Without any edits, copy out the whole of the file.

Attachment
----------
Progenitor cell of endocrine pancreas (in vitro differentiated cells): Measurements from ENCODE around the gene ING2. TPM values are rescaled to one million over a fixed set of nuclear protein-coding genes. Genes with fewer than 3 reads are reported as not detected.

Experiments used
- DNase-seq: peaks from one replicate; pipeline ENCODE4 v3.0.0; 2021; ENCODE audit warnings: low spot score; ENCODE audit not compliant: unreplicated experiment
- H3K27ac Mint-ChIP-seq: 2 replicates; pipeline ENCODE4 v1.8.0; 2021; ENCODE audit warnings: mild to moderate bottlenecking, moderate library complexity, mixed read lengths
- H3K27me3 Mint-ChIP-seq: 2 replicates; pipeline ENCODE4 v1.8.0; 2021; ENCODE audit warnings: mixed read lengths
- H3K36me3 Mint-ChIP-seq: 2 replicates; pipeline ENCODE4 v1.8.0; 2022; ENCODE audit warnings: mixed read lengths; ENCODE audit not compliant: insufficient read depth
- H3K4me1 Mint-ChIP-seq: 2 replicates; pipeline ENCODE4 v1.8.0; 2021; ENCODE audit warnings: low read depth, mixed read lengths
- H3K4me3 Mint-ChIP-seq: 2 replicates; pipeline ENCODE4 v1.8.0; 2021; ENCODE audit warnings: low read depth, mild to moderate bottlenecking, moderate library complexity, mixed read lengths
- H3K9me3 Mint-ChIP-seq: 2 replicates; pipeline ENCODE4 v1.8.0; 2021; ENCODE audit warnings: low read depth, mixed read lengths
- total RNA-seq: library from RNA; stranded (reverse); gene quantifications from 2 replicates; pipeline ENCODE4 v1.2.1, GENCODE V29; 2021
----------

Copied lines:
Progenitor cell of endocrine pancreas (in vitro differentiated cells): Measurements from ENCODE around the gene ING2. TPM values are rescaled to one million over a fixed set of nuclear protein-coding genes. Genes with fewer than 3 reads are reported as not detected.

Experiments used
- DNase-seq: peaks from one replicate; pipeline ENCODE4 v3.0.0; 2021; ENCODE audit warnings: low spot score; ENCODE audit not compliant: unreplicated experiment
- H3K27ac Mint-ChIP-seq: 2 replicates; pipeline ENCODE4 v1.8.0; 2021; ENCODE audit warnings: mild to moderate bottlenecking, moderate library complexity, mixed read lengths
- H3K27me3 Mint-ChIP-seq: 2 replicates; pipeline ENCODE4 v1.8.0; 2021; ENCODE audit warnings: mixed read lengths
- H3K36me3 Mint-ChIP-seq: 2 replicates; pipeline ENCODE4 v1.8.0; 2022; ENCODE audit warnings: mixed read lengths; ENCODE audit not compliant: insufficient read depth
- H3K4me1 Mint-ChIP-seq: 2 replicates; pipeline ENCODE4 v1.8.0; 2021; ENCODE audit warnings: low read depth, mixed read lengths
- H3K4me3 Mint-ChIP-seq: 2 replicates; pipeline ENCODE4 v1.8.0; 2021; ENCODE audit warnings: low read depth, mild to moderate bottlenecking, moderate library complexity, mixed read lengths
- H3K9me3 Mint-ChIP-seq: 2 replicates; pipeline ENCODE4 v1.8.0; 2021; ENCODE audit warnings: low read depth, mixed read lengths
- total RNA-seq: library from RNA; stranded (reverse); gene quantifications from 2 replicates; pipeline ENCODE4 v1.2.1, GENCODE V29; 2021